Sections

Rockaways ferry not scheduled to return until 2017

Beach 108th St. was the location of the ferry after Hurricane Sandy for Rockaway residents and will become the permanent landing for Citywide Ferry Service due to start in 2017.
TimesLedger Newspapers
Share on TwitterTweet
Share on Facebook
Subscribe

Don’t miss our updates:

After Rockaway residents were stranded in the wake of Hurricane Sandy, the Bloomberg administration introduced a subsidized ferry service from the peninsula—a service that ended in the first year of the de Blasio administration.

The Bloomberg administration started the ferry Nov. 12. 2012 less than a month after the superstorm knocked out A line service to the Rockaways. Subway service was not restored until May 2013

The rebuild included 1,500 feet of washed out tracks, replacing miles of signal, power and communications wires, rehabilitation of two flooded stations and a weakened embankment, all of which took months.

The A train shutdown left 35,000 daily customers without a direct rail link to Manhattan, according to the MTA.

Residents of the Rockaways, who also rely heavily on bus service, were not only surprised at how quickly the ferry service came and went but also upset.

Addabo said the ferry service was subsidized and the de Blasio administration essentially said the ridership numbers did not justify the cost.

Borough President Melinda Katz brought in statistics to appease the mayor and residents began protesting, but it was a losing battle.

Days after elected officials visited the Mayor’s office to keep the ferry, Rockaway residents watched workers taking the ferry landing apart.

“[The mayor] pulls the ferry service on Oct. 31, that Monday at 7 a.m. they are dismantling the dock. And you really want to put salt in a wound—it was incredible,” state Sen. Joseph Addabo (D-Howard Beach) said in an interview with the TimesLedger earlier this year.

In February Mayor Bill de Blasio announced that a wider ferry service to Manhattan from the Rockaways and from other parts of the city was set to launch in 2017. To many, the announcement came as a relief of sorts.

Although the city has worked out a plan, many residents are not happy with the scheduling of the launch for 2017.

“For my Rockaway residents, they don’t believe they should have to wait that long and they are savvy. It was in full operation during Sandy, so we know it’s possible,” Addabo said in an interview this week. “They told me ‘we know 2017 is an election year.’”

In 2012, ferry service departed from Beach 108th Street and Beach Channel Drive and stopped at Pier 11 in Lower Manhattan with free transfers as the same cost of a one-way Metrocard, which was $2.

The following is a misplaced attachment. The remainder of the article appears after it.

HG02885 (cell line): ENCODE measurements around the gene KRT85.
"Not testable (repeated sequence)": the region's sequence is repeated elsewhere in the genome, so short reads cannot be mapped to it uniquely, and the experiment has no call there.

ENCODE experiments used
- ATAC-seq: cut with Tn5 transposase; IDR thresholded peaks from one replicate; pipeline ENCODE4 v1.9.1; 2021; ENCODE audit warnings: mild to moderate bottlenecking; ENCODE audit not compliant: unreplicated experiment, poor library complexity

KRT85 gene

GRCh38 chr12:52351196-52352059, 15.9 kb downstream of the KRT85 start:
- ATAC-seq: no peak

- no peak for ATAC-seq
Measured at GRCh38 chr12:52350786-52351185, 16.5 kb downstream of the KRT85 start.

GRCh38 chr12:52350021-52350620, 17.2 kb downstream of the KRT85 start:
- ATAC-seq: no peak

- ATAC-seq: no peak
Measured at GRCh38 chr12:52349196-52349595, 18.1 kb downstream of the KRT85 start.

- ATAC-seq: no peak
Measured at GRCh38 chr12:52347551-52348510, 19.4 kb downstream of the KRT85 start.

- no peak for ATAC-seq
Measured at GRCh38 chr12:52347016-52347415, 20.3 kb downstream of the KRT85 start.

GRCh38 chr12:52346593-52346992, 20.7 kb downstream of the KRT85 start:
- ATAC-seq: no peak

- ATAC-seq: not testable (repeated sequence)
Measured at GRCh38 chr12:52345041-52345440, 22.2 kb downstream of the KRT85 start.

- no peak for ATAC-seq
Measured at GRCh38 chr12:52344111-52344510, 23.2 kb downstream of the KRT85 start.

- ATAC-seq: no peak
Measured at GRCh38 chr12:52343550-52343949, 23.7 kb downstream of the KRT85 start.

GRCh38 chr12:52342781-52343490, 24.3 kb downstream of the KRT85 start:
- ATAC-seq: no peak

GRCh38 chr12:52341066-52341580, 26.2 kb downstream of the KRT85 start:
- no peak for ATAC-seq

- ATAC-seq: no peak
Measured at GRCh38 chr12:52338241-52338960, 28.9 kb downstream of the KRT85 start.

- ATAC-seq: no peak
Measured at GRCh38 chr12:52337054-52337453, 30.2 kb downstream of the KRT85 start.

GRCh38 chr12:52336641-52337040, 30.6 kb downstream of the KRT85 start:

The city Economic Development Corporation is working with the de Blasio administration to launch the upcoming Citywide Ferry Service. NYCEDC is expected to build ten new ferry landings, renovating six others, and selecting an operator to run the service. The Citywide Ferry Service is slated to be fully operational in 2018.

Citywide Ferry Service will launch in two phases across five points in the city. The first phase of the service will begin on routes from Astoria, South Brooklyn, and Rockaway by 2017, while the Soundview and Lower East Side routes will be up and running in 2018.

In a September Borough Board meeting at Borough Hall, the EDC gave the specifics of the new ferry service line in the Rockaways. The EDC was the first group to launch the first ferry service pilot in the Rockaways in 2008.

The EDC said it took lessons from the post-Sandy ferry service in its plans for the Citywide Ferry Service. All vessels and landings will be ADA-compliant.

“The service will be for seven days a week, from early morning until 10 p.m,” EDC Vice President and Director of Ferries James Wong said during the board meeting. “And there is some flexibility there, too.”

The costs will be the same as a one-way Metrocard, $2.75.

“The actual ferry proposal was fleshed out more than before,” Addabbo said. “But I still differ with the mayor—we could have done anything now, even the minimum for the Rockaways.”

Addabbo pointed out additional transportation proposals, such as reviving Rockaway LIRR line, were too expensive to construct, especially when the state and city are fighting over the MTA’s capital budget,

“They have no intention of doing a Rockaway line—it just won’t happen,” he said.

Reach Reporter Sadef Ali Kully by e-mail at skully@cnglocal.com or by phone at (718) 260–4546.

Updated 11:56 am, October 30, 2015
Today’s news:
Share on TwitterTweet
Share on Facebook
Subscribe

Don’t miss our updates:

Reader feedback

Enter your comment below

By submitting this comment, you agree to the following terms:

You agree that you, and not TimesLedger.com or its affiliates, are fully responsible for the content that you post. You agree not to post any abusive, obscene, vulgar, slanderous, hateful, threatening or sexually-oriented material or any material that may violate applicable law; doing so may lead to the removal of your post and to your being permanently banned from posting to the site. You grant to TimesLedger.com the royalty-free, irrevocable, perpetual and fully sublicensable license to use, reproduce, modify, adapt, publish, translate, create derivative works from, distribute, perform and display such content in whole or in part world-wide and to incorporate it in other works in any form, media or technology now known or later developed.

MetroPlus NY Cancer and Blood Specialists NYU Winthrop VillageCareMax

Classifieds

Keep it local!

Stay in touch with your community. Subscribe to our free newsletter:

Optional: